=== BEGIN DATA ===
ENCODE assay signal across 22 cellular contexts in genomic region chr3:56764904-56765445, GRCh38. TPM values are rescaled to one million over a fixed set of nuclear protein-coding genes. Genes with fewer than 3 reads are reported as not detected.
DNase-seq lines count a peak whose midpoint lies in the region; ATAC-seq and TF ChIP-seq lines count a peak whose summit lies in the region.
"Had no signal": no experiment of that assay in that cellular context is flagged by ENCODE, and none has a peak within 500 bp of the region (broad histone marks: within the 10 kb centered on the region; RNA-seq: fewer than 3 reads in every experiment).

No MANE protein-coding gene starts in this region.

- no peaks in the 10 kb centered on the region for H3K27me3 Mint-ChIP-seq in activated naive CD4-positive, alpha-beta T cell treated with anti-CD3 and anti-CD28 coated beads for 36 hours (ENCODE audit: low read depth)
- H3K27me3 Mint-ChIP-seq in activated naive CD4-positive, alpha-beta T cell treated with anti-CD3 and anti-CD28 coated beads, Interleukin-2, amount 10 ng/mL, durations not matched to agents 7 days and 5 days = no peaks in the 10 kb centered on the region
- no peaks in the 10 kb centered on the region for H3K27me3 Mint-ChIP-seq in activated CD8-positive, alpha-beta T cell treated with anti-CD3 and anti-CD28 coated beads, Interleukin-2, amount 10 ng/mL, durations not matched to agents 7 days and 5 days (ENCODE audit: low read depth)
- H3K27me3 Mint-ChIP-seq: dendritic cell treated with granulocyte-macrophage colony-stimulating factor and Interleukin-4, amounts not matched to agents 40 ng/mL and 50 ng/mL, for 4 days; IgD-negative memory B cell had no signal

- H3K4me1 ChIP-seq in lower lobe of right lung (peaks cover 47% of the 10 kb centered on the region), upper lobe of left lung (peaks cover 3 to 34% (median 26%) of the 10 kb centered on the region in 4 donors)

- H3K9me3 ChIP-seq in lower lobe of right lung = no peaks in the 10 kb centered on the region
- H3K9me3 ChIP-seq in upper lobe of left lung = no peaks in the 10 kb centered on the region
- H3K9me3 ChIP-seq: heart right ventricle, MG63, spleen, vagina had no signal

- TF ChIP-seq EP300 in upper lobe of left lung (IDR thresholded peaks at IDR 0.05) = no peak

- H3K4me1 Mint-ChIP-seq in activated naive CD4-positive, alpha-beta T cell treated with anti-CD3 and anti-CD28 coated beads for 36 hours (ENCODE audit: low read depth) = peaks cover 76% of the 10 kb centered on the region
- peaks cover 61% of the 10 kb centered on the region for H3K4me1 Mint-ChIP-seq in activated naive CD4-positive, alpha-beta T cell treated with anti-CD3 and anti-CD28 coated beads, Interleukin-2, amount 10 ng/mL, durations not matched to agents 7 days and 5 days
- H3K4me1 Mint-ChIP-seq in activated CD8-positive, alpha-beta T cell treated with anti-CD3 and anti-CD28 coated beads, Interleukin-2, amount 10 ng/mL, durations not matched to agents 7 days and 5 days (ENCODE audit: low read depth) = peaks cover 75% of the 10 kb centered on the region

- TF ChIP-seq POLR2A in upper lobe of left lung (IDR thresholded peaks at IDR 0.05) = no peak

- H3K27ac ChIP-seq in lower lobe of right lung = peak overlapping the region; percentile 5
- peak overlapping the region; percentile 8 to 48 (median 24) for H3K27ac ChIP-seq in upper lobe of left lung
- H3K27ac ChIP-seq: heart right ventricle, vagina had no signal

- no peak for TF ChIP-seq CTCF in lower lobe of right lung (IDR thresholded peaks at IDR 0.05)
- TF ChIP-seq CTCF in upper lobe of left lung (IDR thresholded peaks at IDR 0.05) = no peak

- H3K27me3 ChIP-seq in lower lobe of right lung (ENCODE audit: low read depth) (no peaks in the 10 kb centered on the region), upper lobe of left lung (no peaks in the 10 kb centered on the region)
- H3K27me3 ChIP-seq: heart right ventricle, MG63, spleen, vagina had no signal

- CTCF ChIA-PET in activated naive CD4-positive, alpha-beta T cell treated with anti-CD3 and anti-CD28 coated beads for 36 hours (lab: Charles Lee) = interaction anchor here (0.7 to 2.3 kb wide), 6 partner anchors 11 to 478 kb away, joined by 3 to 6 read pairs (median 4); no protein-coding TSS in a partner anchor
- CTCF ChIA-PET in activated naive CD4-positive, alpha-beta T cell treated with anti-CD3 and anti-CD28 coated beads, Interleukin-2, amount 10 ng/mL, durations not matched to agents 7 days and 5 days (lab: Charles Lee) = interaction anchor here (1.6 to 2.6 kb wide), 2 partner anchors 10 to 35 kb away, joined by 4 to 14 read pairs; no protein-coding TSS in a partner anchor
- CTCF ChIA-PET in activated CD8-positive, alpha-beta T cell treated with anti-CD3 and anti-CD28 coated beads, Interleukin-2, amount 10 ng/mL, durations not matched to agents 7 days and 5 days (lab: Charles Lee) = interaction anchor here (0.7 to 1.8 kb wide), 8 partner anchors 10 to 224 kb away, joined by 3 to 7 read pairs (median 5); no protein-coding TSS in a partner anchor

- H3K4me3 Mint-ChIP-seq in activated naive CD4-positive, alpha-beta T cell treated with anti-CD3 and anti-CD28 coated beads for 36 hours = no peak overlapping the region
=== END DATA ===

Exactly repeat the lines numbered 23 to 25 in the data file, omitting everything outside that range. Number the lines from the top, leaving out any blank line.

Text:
- H3K27me3 ChIP-seq in lower lobe of right lung (ENCODE audit: low read depth) (no peaks in the 10 kb centered on the region), upper lobe of left lung (no peaks in the 10 kb centered on the region)
- H3K27me3 ChIP-seq: heart right ventricle, MG63, spleen, vagina had no signal

- CTCF ChIA-PET in activated naive CD4-positive, alpha-beta T cell treated with anti-CD3 and anti-CD28 coated beads for 36 hours (lab: Charles Lee) = interaction anchor here (0.7 to 2.3 kb wide), 6 partner anchors 11 to 478 kb away, joined by 3 to 6 read pairs (median 4); no protein-coding TSS in a partner anchor